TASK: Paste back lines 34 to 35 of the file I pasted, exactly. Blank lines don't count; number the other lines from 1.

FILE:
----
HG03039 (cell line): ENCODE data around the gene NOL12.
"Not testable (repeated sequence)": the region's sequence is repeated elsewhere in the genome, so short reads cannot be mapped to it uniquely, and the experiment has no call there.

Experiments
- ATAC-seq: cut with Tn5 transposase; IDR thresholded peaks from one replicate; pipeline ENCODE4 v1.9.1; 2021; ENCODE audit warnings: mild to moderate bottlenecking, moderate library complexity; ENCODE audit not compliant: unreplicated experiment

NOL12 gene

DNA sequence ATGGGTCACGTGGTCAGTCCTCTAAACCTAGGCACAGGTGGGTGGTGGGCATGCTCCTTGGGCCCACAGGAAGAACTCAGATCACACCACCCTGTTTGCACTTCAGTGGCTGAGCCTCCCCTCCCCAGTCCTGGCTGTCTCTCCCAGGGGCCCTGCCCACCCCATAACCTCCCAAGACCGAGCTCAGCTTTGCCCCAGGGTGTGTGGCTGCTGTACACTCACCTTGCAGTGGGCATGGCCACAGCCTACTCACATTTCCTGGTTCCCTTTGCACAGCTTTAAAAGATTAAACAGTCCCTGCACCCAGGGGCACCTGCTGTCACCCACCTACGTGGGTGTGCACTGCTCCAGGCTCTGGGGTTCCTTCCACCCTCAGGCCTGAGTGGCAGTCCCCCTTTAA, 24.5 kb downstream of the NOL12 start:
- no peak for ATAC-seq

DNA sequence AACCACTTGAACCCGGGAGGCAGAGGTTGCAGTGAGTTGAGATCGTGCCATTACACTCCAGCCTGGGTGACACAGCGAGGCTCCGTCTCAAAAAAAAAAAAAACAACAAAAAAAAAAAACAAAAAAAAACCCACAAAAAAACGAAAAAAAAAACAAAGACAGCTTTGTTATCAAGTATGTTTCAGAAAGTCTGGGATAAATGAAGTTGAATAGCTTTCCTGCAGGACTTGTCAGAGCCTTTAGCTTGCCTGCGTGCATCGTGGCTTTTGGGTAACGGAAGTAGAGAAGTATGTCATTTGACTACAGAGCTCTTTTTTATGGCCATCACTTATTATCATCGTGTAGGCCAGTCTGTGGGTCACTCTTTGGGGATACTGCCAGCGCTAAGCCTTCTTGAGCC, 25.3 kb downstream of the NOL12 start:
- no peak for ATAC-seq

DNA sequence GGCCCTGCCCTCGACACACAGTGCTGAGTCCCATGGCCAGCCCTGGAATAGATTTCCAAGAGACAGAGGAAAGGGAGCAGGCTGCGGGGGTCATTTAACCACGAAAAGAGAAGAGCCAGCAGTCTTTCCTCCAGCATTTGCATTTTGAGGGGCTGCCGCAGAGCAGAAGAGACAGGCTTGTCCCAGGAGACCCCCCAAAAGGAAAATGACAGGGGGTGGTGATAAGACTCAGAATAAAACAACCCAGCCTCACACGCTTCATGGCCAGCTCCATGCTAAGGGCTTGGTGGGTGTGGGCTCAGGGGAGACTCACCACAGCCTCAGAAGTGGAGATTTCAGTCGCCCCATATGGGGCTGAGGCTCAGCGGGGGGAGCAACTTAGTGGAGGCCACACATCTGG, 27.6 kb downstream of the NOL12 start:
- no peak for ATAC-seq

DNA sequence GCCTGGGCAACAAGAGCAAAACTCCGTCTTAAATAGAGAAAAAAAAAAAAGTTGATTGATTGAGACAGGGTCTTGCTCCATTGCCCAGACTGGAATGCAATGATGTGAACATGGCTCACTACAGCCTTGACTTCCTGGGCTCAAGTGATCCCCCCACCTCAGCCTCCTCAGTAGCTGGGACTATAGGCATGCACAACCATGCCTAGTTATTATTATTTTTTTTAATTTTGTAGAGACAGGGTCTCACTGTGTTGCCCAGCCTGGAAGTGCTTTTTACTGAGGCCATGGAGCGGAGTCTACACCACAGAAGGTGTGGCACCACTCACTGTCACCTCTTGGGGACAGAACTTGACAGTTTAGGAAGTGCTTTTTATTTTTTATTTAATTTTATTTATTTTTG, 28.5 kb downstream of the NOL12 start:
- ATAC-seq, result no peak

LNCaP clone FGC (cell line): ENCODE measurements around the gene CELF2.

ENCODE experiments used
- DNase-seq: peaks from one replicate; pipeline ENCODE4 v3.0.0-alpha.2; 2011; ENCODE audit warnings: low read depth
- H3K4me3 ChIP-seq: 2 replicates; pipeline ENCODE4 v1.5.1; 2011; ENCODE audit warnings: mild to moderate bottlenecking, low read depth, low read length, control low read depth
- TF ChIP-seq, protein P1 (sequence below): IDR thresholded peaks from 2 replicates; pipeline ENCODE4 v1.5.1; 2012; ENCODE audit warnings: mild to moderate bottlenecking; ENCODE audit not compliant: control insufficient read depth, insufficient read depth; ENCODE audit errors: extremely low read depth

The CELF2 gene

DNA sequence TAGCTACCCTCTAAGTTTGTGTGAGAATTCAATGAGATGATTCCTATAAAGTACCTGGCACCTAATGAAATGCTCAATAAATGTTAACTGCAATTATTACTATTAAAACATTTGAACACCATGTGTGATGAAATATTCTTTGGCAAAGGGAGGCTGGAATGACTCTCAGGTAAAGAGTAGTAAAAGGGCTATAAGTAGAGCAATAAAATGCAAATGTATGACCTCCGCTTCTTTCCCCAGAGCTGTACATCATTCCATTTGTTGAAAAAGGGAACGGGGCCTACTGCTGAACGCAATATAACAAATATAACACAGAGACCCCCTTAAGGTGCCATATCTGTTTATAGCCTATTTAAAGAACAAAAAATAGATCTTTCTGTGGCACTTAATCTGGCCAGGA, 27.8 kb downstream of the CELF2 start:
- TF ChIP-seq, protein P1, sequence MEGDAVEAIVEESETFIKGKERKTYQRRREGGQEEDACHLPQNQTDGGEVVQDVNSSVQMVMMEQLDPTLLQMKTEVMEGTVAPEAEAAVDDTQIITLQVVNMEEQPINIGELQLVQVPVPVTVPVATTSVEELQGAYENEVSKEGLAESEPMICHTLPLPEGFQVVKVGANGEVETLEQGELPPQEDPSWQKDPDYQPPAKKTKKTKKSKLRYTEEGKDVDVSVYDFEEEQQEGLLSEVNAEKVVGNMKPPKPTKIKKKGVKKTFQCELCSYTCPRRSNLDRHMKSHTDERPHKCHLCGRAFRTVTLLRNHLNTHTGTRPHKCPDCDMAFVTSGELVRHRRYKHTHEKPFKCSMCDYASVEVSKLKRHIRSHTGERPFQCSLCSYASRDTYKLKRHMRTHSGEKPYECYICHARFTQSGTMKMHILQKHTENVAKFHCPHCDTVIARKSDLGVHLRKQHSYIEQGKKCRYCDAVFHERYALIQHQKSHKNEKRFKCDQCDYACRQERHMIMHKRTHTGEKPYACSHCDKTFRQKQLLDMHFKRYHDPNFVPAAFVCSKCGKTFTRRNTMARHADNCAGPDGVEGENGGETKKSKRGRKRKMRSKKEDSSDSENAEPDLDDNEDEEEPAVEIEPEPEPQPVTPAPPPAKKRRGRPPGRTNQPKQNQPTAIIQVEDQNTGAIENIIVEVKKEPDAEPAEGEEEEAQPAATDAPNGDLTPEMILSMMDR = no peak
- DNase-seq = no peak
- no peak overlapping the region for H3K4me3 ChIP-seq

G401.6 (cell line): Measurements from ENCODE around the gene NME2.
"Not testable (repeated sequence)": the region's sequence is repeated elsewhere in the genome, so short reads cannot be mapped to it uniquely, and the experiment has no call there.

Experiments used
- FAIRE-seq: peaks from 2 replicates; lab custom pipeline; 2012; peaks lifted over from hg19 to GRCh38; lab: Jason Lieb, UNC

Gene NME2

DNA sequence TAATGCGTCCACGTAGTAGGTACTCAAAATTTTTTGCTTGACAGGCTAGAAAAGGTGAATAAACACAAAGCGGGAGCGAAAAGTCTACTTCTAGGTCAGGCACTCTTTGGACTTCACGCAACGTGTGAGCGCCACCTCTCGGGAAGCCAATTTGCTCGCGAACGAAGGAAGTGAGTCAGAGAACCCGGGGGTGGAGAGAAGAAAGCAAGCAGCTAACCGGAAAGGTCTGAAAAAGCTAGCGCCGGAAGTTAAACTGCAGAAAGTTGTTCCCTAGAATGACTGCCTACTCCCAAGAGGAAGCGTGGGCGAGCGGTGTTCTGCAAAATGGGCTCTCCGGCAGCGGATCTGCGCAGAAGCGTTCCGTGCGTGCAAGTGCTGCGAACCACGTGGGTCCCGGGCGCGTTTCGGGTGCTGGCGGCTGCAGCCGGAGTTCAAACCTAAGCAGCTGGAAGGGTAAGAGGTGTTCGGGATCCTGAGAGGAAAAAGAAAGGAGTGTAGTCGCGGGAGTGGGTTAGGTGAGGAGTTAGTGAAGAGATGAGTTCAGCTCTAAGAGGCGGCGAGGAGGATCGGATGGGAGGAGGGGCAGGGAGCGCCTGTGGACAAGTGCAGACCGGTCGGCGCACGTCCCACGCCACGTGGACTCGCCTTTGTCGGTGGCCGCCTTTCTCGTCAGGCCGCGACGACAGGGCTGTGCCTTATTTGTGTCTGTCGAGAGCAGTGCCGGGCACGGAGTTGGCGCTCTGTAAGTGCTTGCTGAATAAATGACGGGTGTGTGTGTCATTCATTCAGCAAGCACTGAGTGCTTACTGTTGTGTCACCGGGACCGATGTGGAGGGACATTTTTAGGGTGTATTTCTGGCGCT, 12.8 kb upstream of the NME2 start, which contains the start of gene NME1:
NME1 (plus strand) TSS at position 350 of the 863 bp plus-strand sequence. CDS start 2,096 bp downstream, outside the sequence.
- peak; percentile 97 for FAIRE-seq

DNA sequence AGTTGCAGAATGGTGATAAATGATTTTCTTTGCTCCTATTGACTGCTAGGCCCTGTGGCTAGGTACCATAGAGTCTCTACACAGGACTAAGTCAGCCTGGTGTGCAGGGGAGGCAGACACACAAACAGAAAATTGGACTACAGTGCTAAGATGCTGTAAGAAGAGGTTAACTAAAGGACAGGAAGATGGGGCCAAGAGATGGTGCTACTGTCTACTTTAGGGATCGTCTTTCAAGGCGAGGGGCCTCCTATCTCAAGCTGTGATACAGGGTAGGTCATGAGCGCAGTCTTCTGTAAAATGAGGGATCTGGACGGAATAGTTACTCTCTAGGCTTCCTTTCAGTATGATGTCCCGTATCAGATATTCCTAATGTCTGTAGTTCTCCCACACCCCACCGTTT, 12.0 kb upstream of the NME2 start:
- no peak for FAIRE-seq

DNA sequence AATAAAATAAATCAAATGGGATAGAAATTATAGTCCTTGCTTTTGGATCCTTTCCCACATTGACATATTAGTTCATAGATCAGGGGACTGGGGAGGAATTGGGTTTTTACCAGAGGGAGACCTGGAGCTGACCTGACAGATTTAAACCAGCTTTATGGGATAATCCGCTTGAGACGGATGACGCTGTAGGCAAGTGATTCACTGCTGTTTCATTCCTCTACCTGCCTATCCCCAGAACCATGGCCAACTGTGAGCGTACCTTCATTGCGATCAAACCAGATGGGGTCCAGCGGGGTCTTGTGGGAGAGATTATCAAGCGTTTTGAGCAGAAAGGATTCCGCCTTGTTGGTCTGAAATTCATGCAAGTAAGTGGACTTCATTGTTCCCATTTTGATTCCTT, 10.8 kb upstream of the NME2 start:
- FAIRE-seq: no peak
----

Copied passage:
DNA sequence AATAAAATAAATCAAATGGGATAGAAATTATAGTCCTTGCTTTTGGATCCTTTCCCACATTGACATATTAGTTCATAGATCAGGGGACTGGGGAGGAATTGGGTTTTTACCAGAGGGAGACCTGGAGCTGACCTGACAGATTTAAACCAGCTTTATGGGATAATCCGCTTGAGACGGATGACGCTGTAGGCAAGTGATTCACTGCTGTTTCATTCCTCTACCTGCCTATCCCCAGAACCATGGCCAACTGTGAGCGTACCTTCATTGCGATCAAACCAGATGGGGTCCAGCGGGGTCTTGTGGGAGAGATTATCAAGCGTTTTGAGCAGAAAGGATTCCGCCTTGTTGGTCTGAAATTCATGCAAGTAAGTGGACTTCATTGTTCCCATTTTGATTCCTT, 10.8 kb upstream of the NME2 start:
- FAIRE-seq: no peak